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This potato gnocchi recipe has become a new family favorite. Discover, like we did in Italy, how easy and delicious making homemade gnocchi can be.
Gnocchi Recipe from Naples, Italy
In September, we traveled to Italy as guests of The Greatest Tomatoes from Europe and ANICAV, the largest association in the world representing tomato processing companies. Our tour took us to the San Marzano region of Italy to experience the taste and quality of the famous San Marzano DOP canned tomatoes, an essential ingredient in Italian cuisine.
One of the highlights of the trip was our time in Naples at the Medeaterranea Accademia Enogastronomica where we learned from talented Italian chefs how to make gnocchi and Neapolitan pizza. With permission, we are sharing their delicious recipe with you.
This gnocchi is by far the best we have ever tasted. What surprised us the most was how easy it was to make once we understood the ingredients, the tools needed, and the techniques. Here we will share with you everything we have learned and more.
What is Gnocchi?
Gnocchi is a traditional type of pasta that originated in northern Italy where the climate is cooler and more favorable for growing potatoes than grain. Potatoes are cooked and shredded, then kneaded into the dough to make the pasta. Some people describe gnocchi as a dumpling because of the shape and texture. In addition to potatoes, semolina, flour, and eggs are common ingredients in gnocchi. Italian recipes can call for cheese, herbs, and seasonings for flavor. Buying frozen gnocchi at the store may be tempting, but making your own tastes so much better!
“Authentic” Italian Gnocchi
Like many dishes in Italy, gnocchi can vary widely depending on region, so there are many “authentic” Italian recipes for gnocchi. As mentioned above, in Northern Italy gnocchi is made with potatoes. In Rome, gnocchi aren’t boiled but baked in a dish until golden and tender. Sometimes gnocchi is filled with cheese, milk, and butter, and sometimes it is simply rolled and cooked without filling. Our friend, Christina (Christina’s Cucina), who was also with us on the tour, has a delicious Gnocchi alla Sorrentina recipe. It is an original recipe from Sorrento in southern Italy that doesn’t use potatoes at all. Christina’s recipe has only three ingredients – flour, boiling water, and a little semolina.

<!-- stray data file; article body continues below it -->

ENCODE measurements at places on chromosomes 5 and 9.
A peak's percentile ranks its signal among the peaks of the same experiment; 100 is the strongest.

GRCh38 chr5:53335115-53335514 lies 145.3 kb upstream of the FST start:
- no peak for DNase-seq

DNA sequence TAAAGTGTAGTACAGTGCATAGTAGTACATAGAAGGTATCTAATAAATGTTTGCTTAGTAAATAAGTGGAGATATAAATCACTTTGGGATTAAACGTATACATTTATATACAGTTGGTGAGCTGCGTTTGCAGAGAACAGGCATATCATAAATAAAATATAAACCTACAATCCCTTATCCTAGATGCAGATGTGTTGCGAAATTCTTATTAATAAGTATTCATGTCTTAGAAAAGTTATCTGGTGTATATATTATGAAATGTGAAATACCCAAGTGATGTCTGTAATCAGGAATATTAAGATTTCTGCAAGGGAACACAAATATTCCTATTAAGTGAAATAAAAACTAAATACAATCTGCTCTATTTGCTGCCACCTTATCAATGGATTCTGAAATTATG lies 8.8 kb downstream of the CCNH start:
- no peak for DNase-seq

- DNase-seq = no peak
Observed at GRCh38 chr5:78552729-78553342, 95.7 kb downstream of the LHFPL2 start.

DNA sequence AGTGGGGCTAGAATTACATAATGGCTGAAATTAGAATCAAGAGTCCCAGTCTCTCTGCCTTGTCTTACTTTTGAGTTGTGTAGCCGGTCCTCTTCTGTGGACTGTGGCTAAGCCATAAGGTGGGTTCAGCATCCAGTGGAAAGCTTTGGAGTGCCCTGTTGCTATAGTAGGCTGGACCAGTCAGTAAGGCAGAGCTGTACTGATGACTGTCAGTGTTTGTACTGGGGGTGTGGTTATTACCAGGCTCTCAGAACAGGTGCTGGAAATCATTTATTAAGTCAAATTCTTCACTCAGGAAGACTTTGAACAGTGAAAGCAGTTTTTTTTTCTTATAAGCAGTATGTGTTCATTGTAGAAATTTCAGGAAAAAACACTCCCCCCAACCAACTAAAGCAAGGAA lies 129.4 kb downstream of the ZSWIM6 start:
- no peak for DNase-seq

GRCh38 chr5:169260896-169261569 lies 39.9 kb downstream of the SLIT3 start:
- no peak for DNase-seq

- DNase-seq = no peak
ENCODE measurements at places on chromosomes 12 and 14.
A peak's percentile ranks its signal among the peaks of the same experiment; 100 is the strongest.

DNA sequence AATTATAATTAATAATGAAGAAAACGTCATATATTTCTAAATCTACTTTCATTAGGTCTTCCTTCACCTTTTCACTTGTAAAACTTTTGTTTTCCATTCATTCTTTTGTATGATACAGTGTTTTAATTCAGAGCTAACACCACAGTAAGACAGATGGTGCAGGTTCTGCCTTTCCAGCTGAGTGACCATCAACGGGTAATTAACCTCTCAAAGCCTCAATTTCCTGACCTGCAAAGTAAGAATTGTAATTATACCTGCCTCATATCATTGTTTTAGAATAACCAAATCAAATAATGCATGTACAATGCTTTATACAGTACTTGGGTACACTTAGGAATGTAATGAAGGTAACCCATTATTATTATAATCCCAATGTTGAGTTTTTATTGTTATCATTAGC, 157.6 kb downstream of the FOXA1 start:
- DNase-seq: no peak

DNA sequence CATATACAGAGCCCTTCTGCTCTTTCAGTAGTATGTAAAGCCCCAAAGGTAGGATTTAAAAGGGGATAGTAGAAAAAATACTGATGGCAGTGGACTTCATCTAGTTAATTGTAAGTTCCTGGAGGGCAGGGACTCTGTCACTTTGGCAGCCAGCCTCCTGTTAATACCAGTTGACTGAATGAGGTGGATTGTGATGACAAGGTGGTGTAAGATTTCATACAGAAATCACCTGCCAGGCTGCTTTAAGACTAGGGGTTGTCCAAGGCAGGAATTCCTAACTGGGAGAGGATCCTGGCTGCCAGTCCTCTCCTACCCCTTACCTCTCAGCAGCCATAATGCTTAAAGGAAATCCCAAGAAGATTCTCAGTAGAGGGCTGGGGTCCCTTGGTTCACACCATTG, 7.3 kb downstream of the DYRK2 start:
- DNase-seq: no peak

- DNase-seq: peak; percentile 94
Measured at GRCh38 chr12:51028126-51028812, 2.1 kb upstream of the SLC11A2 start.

Ingredients Needed for Gnocchi
Italian cuisine is all about fresh, quality ingredients. For the best, most authentic tasting, gnocchi, do the best you can to find the ingredients listed or the closest substitute. If only we all had a buffalo waiting to be milked in the backyard!
- Tipo “00” flour: This extra fine flour is ideal for making pastas. It is the only flour they use in Italy. Look for it at an Italian market or online.
- Potatoes: A good dry potato. In Italy, they use an Italian red potato that is starchy and dry. The closest to that here in the United States is Russet potatoes. Russets work great, I actually prefer using Yukon gold. It is a little more waxy but if you dry it out enough it closely resembles the Italian red potato.
- Egg yolk
- Grated Grana Padano: You can substitute Parmigiano-Reggiano. Don’t make the mistake of using parmesan cheese from the plastic bottle. Use the real cheese for best results!
- Salt and pepper
- Ground nutmeg
Tomato Sauce Ingredients
- Cento San Marzano DOP tomatoes: The Cento brand of San Marzano DOP tomatoes is the easiest for us to find near us. Be sure to look for the official DOP seal (Protected Designation of Origin) when looking at other brands.
- Extra Virgin Olive Oil
- Mozzarella cheese (Buffalo Mozzarella if you can find it)
- Fresh basil leaves
Tools Needed for Gnocchi
We were admittedly a little spoiled preparing our gnocchi in a culinary school kitchen. Everything we needed was right at our finger tips. These tools are all very helpful, but do the best you can with what you have available. (This list contains Amazon links. As an Amazon Associate, we can earn from qualifying purchases).
- Kitchen scale – One thing we learned in Italy is that everything is always weighed. Exactness is key. This is the kitchen scale that I bought. I love it because it is very small, but also very effective.
- Sieve – To effectively roll the gnocchi around, you need to use a large sieve. I use this 12″ one.
- Potato ricer – Using a potato ricer is a great way to mash up the potatoes and remove lumps for smooth, gnocchi.
- Bench Scraper (aka Dough Scraper) – I LOVE bench scrapers. They are the best for cutting dough and they make cleaning up a BREEZE. I use mine all the time.
- Souffle Dishes or Ceramic Casserole (if you are wanting to make individual portions or “family-style”.)
- Large Pot – for boiling water
- Skillet – for simmering sauce
Is Gnocchi a Potato or a Pasta?
In short, neither. Gnocchi is difficult to put into an exact category. Though it is made with potato (and flour) in this recipe, it can also be made with just flour. You can serve gnocchi with all kinds of sauces and toppings making it seem more like a pasta, however, it doesn’t quite seem to fit in with the other pastas. So… what IS gnocchi then? Because of the shape and texture, gnocchi probably most closely resembles a dumpling.
Techniques for Making Gnocchi
Preparing the Potatoes